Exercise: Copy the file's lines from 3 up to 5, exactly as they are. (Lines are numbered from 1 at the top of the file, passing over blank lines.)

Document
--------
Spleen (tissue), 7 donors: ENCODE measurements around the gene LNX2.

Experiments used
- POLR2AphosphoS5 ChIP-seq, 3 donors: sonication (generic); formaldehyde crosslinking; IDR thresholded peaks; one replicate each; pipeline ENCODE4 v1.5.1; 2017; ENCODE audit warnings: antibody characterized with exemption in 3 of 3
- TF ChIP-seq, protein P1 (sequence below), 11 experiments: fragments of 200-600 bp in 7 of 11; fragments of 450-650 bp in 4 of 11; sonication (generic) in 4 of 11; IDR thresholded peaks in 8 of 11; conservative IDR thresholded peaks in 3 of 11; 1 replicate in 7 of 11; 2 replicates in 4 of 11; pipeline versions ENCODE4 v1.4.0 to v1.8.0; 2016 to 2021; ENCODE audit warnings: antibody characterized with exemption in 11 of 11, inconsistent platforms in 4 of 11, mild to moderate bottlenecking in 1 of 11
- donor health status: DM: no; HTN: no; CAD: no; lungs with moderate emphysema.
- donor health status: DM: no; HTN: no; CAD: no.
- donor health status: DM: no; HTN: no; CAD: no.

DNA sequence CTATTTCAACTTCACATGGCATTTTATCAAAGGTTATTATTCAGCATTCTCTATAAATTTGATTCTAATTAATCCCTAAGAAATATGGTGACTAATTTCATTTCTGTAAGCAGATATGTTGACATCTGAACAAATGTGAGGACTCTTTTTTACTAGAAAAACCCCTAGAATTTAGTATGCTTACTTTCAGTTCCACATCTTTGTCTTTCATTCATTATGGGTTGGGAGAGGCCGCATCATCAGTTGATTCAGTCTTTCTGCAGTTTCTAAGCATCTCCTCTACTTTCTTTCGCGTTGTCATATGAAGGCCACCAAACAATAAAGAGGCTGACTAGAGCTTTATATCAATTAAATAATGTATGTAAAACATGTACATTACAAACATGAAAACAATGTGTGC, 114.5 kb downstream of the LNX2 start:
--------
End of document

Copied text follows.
- POLR2AphosphoS5 ChIP-seq, 3 donors: sonication (generic); formaldehyde crosslinking; IDR thresholded peaks; one replicate each; pipeline ENCODE4 v1.5.1; 2017; ENCODE audit warnings: antibody characterized with exemption in 3 of 3
- TF ChIP-seq, protein P1 (sequence below), 11 experiments: fragments of 200-600 bp in 7 of 11; fragments of 450-650 bp in 4 of 11; sonication (generic) in 4 of 11; IDR thresholded peaks in 8 of 11; conservative IDR thresholded peaks in 3 of 11; 1 replicate in 7 of 11; 2 replicates in 4 of 11; pipeline versions ENCODE4 v1.4.0 to v1.8.0; 2016 to 2021; ENCODE audit warnings: antibody characterized with exemption in 11 of 11, inconsistent platforms in 4 of 11, mild to moderate bottlenecking in 1 of 11
- donor health status: DM: no; HTN: no; CAD: no; lungs with moderate emphysema.